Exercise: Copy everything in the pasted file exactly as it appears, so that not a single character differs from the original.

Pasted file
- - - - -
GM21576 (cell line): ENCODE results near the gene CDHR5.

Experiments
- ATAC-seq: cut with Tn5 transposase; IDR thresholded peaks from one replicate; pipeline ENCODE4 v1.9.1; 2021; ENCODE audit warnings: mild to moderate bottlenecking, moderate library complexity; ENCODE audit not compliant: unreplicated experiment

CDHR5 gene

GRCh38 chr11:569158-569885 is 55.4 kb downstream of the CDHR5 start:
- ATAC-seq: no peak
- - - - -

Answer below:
GM21576 (cell line): ENCODE results near the gene CDHR5.

Experiments
- ATAC-seq: cut with Tn5 transposase; IDR thresholded peaks from one replicate; pipeline ENCODE4 v1.9.1; 2021; ENCODE audit warnings: mild to moderate bottlenecking, moderate library complexity; ENCODE audit not compliant: unreplicated experiment

CDHR5 gene

GRCh38 chr11:569158-569885 is 55.4 kb downstream of the CDHR5 start:
- ATAC-seq: no peak